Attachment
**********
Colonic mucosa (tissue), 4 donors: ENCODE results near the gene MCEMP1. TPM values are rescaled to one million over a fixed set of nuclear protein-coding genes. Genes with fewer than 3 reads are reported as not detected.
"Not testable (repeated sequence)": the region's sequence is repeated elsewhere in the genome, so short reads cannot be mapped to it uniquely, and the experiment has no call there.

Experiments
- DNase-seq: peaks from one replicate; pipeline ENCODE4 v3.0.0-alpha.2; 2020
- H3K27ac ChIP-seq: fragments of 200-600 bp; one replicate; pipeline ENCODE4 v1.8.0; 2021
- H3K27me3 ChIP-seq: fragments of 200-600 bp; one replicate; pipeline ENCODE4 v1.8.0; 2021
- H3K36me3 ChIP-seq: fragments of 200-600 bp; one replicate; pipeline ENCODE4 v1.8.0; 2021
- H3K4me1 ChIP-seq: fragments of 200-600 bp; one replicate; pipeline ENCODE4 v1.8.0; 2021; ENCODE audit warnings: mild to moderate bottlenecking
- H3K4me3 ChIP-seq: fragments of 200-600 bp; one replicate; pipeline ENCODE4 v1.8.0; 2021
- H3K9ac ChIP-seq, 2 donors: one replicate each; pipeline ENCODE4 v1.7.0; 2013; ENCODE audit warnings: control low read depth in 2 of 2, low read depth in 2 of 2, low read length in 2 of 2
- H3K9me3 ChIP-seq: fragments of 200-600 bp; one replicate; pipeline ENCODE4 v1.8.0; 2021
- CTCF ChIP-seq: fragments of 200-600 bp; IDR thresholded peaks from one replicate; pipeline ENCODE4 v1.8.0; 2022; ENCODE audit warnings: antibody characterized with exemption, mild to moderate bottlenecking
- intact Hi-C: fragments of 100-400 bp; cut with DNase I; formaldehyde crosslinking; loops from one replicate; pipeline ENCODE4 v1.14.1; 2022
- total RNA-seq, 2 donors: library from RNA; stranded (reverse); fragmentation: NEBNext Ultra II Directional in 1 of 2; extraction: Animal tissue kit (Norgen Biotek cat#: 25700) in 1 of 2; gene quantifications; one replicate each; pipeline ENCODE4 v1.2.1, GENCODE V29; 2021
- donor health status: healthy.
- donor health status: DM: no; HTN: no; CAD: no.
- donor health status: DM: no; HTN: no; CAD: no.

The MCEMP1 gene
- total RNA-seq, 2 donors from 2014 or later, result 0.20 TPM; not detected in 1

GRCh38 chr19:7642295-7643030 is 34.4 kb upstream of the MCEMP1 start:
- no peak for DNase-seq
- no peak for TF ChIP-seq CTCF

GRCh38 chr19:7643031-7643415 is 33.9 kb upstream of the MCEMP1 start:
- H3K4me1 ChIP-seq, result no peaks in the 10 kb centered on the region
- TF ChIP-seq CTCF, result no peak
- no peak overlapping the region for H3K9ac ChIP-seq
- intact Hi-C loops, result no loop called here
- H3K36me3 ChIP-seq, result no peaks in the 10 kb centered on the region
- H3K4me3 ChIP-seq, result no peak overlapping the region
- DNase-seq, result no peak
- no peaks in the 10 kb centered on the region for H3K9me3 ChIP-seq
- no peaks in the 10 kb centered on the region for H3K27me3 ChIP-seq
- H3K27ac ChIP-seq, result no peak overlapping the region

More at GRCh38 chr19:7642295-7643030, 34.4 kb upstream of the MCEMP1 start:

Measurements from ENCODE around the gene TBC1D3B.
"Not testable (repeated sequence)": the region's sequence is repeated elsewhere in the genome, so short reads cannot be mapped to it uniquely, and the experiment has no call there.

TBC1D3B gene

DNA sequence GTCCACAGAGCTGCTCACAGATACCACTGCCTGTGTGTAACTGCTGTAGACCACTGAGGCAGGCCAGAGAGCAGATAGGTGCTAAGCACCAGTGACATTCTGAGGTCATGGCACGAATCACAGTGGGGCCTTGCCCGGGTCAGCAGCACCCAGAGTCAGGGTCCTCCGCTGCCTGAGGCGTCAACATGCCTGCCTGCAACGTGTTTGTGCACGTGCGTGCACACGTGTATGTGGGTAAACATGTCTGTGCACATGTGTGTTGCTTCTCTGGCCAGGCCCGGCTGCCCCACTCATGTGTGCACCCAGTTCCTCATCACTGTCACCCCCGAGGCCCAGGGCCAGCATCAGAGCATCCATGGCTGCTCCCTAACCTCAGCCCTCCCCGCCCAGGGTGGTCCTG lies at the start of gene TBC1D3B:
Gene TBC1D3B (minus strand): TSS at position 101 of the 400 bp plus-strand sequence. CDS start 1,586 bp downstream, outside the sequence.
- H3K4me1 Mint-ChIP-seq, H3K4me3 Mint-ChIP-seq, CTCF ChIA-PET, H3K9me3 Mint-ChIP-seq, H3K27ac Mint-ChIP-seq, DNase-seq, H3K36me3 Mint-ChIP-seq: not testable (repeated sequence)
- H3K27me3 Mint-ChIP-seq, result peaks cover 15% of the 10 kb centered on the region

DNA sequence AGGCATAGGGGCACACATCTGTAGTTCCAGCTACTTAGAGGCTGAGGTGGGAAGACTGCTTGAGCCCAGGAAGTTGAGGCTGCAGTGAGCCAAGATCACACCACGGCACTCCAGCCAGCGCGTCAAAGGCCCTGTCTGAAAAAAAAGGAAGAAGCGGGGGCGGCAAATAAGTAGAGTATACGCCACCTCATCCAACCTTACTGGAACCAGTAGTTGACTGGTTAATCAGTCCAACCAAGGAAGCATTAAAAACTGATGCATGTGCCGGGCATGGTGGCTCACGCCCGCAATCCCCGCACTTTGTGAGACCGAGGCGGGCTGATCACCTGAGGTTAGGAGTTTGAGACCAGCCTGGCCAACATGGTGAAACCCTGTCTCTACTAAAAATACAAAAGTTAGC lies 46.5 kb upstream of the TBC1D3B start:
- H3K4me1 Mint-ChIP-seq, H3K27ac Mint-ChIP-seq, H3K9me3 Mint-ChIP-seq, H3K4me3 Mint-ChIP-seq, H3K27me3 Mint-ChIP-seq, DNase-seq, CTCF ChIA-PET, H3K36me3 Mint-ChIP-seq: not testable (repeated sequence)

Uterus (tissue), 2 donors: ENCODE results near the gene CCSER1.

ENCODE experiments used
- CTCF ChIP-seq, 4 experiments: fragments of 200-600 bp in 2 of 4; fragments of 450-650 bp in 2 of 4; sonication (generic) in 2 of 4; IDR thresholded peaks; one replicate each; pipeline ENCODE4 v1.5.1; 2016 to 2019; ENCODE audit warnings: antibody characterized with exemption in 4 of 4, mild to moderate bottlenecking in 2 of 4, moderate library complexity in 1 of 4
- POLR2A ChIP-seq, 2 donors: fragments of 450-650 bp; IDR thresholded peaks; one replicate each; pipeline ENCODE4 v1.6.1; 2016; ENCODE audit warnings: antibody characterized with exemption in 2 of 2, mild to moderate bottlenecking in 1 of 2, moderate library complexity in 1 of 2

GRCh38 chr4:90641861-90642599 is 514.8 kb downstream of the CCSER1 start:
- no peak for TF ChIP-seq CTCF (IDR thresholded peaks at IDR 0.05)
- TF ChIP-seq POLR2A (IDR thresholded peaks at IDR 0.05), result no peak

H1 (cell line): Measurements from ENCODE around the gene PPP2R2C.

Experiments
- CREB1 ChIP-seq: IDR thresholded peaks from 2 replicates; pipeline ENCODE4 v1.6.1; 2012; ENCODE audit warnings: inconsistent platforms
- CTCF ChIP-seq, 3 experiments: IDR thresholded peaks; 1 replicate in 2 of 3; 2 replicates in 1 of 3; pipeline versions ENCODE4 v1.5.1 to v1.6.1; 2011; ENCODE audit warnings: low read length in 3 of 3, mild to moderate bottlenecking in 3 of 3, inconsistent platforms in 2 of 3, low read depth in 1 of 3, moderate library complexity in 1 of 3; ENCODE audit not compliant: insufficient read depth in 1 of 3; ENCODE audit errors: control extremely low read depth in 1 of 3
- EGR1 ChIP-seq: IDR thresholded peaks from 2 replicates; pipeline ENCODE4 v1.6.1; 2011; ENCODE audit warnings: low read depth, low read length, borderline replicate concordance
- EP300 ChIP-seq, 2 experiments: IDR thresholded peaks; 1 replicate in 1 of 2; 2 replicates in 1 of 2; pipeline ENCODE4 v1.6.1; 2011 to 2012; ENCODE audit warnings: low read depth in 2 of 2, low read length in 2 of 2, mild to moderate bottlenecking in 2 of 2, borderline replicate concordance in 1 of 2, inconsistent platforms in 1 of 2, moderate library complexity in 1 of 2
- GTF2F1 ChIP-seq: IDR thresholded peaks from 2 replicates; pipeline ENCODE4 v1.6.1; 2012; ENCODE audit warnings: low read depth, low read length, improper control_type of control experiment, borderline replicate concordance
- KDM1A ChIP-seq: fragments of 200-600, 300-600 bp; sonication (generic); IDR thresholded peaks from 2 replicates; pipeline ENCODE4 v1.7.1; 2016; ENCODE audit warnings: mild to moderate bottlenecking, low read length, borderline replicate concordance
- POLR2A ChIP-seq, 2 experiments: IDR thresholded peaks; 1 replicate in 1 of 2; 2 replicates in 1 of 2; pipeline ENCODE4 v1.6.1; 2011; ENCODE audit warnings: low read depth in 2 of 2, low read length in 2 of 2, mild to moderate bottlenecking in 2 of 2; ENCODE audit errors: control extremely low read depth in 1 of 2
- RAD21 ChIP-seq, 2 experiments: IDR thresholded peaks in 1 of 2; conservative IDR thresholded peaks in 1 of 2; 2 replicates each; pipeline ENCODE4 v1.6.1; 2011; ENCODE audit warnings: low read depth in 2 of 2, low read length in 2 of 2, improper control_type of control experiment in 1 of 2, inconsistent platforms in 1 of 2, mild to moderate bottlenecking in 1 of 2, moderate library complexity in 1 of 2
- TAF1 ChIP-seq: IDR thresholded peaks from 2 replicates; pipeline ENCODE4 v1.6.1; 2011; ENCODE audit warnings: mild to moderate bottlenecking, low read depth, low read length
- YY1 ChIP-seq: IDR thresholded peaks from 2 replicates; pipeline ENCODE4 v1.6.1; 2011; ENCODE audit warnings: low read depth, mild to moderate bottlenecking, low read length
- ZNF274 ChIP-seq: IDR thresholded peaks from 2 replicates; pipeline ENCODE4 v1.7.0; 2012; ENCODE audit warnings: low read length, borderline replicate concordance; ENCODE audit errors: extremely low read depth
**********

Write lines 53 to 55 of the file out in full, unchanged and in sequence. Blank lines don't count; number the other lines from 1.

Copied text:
- CREB1 ChIP-seq: IDR thresholded peaks from 2 replicates; pipeline ENCODE4 v1.6.1; 2012; ENCODE audit warnings: inconsistent platforms
- CTCF ChIP-seq, 3 experiments: IDR thresholded peaks; 1 replicate in 2 of 3; 2 replicates in 1 of 3; pipeline versions ENCODE4 v1.5.1 to v1.6.1; 2011; ENCODE audit warnings: low read length in 3 of 3, mild to moderate bottlenecking in 3 of 3, inconsistent platforms in 2 of 3, low read depth in 1 of 3, moderate library complexity in 1 of 3; ENCODE audit not compliant: insufficient read depth in 1 of 3; ENCODE audit errors: control extremely low read depth in 1 of 3
- EGR1 ChIP-seq: IDR thresholded peaks from 2 replicates; pipeline ENCODE4 v1.6.1; 2011; ENCODE audit warnings: low read depth, low read length, borderline replicate concordance